The Tide Rises, the Tide Falls

    The Tide Rises, the Tide Falls


                                                The tide rises, the tide falls,

                                                The twilight darkens, the curlew calls,

                                                Along the sea-sands damp and brown

                                                The traveler hastens toward the town,

                                                    And the tide rises, the tide falls.


                                                Darkness settles on roofs and walls,

                                                But the sea, the sea in the darkness calls;

                                                The little waves, with their soft, white hands,

                                                Efface the footprints in the sands,

                                                    And the tide rises, the tide falls.


                                                The morning breaks; the steeds in their stalls

                                                Stamp and neigh, as the hostler calls;

                                                The day returns, but nevermore

                                                Returns the traveler to the shore,

                                                    And the tide rises, the tide falls.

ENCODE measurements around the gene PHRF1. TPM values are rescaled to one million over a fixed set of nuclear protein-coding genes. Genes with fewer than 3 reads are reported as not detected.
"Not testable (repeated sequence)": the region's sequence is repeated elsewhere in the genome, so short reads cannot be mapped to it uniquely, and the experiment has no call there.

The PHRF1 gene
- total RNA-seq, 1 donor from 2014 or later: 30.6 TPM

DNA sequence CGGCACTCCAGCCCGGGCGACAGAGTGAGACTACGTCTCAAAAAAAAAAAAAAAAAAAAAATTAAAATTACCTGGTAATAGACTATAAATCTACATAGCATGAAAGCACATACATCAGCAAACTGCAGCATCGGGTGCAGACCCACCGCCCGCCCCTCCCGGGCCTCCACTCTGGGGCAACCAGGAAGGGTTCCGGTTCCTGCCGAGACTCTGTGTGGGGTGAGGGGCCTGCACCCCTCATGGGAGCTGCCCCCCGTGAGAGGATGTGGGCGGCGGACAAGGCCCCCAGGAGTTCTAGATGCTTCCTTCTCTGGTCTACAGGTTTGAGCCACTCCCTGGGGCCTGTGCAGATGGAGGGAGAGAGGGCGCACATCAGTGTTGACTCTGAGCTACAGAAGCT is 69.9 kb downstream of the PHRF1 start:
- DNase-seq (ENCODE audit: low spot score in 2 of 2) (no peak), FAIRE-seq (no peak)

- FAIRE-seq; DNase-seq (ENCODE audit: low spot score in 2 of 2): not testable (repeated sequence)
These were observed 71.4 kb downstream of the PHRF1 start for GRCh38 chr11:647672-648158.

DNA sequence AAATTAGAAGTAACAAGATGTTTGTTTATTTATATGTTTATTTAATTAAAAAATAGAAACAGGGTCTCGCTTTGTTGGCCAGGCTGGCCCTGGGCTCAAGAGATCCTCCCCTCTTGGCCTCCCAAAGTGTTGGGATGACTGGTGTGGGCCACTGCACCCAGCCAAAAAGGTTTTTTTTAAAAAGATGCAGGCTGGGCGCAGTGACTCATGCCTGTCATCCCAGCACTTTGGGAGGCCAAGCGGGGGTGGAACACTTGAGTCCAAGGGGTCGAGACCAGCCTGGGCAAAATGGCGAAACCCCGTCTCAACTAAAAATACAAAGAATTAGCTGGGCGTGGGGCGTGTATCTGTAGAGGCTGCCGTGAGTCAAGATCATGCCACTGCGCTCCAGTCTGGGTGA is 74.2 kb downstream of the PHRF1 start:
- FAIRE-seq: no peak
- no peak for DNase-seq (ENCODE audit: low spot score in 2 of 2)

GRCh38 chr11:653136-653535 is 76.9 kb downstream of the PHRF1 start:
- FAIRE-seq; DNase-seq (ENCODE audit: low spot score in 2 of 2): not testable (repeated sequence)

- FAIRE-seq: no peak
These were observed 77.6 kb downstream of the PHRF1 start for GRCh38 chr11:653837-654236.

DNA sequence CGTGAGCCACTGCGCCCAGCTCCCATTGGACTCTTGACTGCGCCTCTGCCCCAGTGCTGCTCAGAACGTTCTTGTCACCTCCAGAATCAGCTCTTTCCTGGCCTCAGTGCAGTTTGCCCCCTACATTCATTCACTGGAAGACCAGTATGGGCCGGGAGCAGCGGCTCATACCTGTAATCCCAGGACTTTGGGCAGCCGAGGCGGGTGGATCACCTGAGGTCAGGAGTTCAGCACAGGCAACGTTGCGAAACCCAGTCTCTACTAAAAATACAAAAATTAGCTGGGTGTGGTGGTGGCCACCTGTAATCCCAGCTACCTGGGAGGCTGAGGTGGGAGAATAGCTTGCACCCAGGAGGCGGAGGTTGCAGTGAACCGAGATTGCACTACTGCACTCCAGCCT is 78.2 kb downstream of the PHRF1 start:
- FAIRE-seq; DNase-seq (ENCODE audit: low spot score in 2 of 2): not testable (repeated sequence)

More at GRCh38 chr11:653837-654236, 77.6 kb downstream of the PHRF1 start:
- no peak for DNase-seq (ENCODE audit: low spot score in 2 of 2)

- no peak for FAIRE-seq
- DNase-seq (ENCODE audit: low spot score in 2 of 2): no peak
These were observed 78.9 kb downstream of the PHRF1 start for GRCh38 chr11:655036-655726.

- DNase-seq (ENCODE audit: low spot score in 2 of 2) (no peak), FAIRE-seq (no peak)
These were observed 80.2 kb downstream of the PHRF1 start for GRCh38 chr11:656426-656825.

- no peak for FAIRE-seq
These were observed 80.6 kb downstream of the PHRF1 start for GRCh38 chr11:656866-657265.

Henry Wadsworth Longfellow

Why does this poem disturb Salamanca so much? Ask how is her mother Chanhassan a "traveler"? Where is she going (Idaho to see her cousin) and why (to her cousins’ house so she will tell her who she was "underneath" before being a wife and mother) (143)? Ask what "the shore" is…Ask why the repetition of "the tide rises, the tide falls"?

Compare the poem to Chanhassan’s tale explaining life and death."My mother once told me the Blackfoot story of Napi, the Old Man who created men and women. To decide if these new people should live forever or die, Napi selected a stone. ‘If the stone floats,’ he said ‘You will live forever. If it sinks, you will die.’ Napi dropped the stone in the water. It sank.. People die" (150)."The tide rises, the tide falls." "It sank. People die." Sal also reacts strongly to this legend about life and death, even before her mother dies. Why didn’t Napi use a leaf?


How is Salamanca a traveler and what is she looking for? She has illusions about finding her mother (p. 141 has some of her self-deceptions). "We were following along in her footsteps" (40). "It was only then, when I saw the stone and her name….that I knew, by myself and for myself, that she was not coming back" (268).

How does she finally come to terms with the facts of life and death? "We didn’t need to bring her body back because she is in the trees, the barn, the fields" (276). After the sheriff takes her to her mother’s gravesite Sal says, "She isn’t actually gone at all. She’s singing in the trees" (268).